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Local News

  • Local Briefs 5-28-15

    Trujillo is improving following accident
    Los Alamos National Laboratory announced Wednesday that the worker injured in the May 3 accident at Technical Area-53 has been moved out of a critical care unit.
    Julian Trujillo was burned in the accident and taken to the University of New Mexico Hospital, where he’s been since the accident.
    The cause of the accident is still under investigation, according to LANL.
    According to LANL, Trujillo is in stable condition and is continuing his recovery.
    A fund has been set up to help Trujillo pay for medical expenses. The online fundraising effort can be found at youcaring.com/emergency-fundraiser/julian-and-deborah-trujillo-recovery-fund/352260.

    LTAB may have quorum

    The Lodgers’ Tax Advisory Board announced that it may have a quorum present at the public reception for the Manhattan Project National Historical Park field team.
    That reception is scheduled for 5 p.m. Tuesday at Fuller Lodge.
    Los Alamos County said that no board business will be conducted at the reception.

    Lecture will be in Albuquerqeue Sunday

  • State Briefs 5-28-15

    Report alleges border patrol engaged in abusive behavior

    ALBUQUERQUE (AP) — An American Civil Liberties Union report alleges that border patrol agents have engaged in racial profiling and intimidation tactics along southern New Mexico’s border with Mexico.
    The Albuquerque Journal reports the ACLU of New Mexico’s Regional Center for Border Rights on Thursday released the report entitled, “Guilty Until Proven Innocent.”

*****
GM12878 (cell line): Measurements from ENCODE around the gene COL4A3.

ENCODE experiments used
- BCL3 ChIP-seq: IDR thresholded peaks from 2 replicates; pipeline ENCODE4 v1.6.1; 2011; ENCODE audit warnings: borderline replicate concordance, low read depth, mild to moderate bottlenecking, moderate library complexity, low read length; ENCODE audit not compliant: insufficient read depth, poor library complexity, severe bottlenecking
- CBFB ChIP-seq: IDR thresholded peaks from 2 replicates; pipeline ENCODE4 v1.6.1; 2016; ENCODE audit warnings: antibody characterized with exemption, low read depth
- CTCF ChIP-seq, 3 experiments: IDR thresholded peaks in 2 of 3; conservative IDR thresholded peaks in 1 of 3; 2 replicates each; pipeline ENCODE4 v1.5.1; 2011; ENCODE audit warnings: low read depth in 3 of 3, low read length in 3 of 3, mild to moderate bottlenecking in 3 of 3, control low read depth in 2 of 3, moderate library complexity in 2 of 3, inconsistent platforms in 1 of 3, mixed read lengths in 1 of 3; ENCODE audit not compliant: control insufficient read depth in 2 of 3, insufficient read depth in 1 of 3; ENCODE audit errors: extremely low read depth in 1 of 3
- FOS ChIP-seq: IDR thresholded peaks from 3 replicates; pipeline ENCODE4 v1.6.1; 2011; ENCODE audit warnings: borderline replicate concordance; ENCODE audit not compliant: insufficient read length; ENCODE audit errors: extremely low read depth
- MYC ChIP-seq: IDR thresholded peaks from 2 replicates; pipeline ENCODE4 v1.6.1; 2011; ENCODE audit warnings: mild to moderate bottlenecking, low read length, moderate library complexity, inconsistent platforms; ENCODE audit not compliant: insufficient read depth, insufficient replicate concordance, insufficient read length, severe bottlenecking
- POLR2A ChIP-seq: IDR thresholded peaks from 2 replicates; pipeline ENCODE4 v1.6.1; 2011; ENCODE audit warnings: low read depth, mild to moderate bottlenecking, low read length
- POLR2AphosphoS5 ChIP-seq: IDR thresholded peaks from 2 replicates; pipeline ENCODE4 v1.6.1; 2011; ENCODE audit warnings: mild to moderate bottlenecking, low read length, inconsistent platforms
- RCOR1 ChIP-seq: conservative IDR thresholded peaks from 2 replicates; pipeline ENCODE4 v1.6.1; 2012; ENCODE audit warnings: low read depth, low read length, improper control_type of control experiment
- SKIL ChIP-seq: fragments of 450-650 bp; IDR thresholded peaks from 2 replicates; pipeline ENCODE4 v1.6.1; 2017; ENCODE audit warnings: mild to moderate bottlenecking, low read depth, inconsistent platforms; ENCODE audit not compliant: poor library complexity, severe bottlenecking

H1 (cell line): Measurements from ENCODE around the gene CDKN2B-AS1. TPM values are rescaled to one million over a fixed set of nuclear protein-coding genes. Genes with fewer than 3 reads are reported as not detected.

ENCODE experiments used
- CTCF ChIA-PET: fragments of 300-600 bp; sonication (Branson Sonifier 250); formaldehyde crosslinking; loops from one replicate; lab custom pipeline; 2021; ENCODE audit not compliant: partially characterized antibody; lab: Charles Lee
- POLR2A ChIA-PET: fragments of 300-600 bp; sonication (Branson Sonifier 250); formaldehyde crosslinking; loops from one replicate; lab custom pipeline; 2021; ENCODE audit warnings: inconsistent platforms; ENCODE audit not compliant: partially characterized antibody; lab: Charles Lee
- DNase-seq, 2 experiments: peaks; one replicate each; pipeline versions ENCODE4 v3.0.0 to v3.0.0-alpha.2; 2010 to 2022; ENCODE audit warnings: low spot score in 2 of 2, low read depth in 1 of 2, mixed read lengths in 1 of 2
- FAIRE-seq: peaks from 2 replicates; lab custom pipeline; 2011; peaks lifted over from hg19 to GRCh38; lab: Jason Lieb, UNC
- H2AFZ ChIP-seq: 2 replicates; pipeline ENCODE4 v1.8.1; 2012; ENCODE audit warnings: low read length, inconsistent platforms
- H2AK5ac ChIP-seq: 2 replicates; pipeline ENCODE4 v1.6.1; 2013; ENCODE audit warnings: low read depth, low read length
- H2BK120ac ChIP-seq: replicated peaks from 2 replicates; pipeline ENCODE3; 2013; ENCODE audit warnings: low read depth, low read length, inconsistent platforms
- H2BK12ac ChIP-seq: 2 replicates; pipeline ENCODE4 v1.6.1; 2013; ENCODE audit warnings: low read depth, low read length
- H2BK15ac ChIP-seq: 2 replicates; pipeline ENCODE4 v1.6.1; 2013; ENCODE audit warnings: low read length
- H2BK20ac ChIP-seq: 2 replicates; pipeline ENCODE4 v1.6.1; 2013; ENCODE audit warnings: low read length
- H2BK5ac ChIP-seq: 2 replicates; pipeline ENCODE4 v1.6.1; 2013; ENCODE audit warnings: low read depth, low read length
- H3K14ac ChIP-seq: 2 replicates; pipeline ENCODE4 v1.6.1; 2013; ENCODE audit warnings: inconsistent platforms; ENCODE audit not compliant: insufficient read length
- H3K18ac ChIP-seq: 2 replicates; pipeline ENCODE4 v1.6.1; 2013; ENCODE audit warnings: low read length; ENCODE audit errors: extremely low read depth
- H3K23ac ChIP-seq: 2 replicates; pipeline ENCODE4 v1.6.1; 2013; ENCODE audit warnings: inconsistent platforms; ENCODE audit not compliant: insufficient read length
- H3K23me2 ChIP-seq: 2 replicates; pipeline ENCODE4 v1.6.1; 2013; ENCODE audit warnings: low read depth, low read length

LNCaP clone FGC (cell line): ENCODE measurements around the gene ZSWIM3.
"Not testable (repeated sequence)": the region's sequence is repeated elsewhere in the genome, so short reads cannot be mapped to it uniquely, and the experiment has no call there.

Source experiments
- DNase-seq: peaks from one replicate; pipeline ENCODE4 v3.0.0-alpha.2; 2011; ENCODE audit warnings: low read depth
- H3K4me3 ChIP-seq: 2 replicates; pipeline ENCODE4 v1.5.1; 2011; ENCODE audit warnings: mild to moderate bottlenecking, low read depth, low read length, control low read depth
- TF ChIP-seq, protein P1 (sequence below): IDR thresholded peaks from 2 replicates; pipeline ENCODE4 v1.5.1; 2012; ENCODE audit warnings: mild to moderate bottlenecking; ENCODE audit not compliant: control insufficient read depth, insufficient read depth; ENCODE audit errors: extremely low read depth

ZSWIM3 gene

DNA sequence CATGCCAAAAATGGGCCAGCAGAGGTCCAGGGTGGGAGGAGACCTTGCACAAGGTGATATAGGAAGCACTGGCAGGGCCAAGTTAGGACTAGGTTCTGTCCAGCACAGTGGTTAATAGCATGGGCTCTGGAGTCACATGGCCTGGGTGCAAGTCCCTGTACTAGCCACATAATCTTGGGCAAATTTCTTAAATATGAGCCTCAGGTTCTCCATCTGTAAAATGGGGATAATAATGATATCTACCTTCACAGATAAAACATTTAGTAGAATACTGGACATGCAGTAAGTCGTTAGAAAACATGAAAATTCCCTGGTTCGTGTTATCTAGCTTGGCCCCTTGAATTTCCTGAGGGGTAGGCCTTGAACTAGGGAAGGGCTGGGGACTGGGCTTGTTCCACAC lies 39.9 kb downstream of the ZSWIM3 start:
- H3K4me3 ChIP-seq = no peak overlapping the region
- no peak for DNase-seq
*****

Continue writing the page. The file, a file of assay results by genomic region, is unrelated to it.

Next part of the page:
The report cites unjustified detentions and searches, intimidation, racial profiling, among other accusations of abusive behavior by border patrol agents.
    According to the report, U.S. citizens reported 50 complaints of abuse by border agents and officers to the ACLU last year.
    Border Patrol spokesman Ramiro Cordero says the allegations were never brought to the attention of Border Patrol.
    U.S. Customs and Border Protection spokesman Roger Maier says the organization strives to act professionally in all interactions with community.

    Toddler attacked by peacock at Albuquerque zoo

  • Update 5-28-15

    National Park

    A public meeting and reception for the field team for the Manhattan Project National Historical Park is scheduled for Tuesday. It will take place at Fuller Lodge starting at 5 p.m. Representatives from the Department of Energy and National Park Service will be on-hand for a three-day site visit.

    Concert

    The Band of Heathens will play at the Gordon’s Summer Concert Series Friday night. The concert will be at 7 p.m. at Ashley Pond.

    Music

    Music professor Marcos Cavalcante will play at Ashley Pond Tuesday. The event, which will start at 7 p.m., is part of the Tuesdays at the Pond. The event is free.

    Farmers Market

    The Los Alamos Cooperative Market will have its weekly farmers market from 9 a.m.-1 p.m. Saturday in front of its store on Entrada Drive.

    Grand Opening

    Bathtub Row Brewing will have its grand opening celebration Friday at its location in Central Park Square. A ribbon-cutting will be at noon.

    County Council

    A regular session of the Los Alamos County Council is scheduled for 7 p.m. June 9. It will be in council chambers.

    Film series

    Mesa Public Library will present its Free Film Series movie, “About Time,” June 4 in the upstairs rotunda. The movie will start at 6:30 p.m.

  • Pataki will seek GOP nomination

    EXETER, N.H. (AP) — George Pataki, the 9/11-era New York governor who achieved electoral success as a Republican in a heavily Democratic state, announced his candidacy for the presidential nomination Thursday, offering himself as a unifying figure in a divided nation.
    Just as he was overshadowed after the 2001 terrorist attacks by Mayor Rudy Giuliani in New York City and President George W. Bush, Pataki opened his 2016 campaign in the shadow of better known rivals. Out of office since 2006, he’s a clear underdog in a bustling pack of favorites and longshots.
    Pataki told about 150 supporters that an increasingly intrusive government is jeopardizing the freedoms past generations fought for, and he will fight to get government out of people’s way.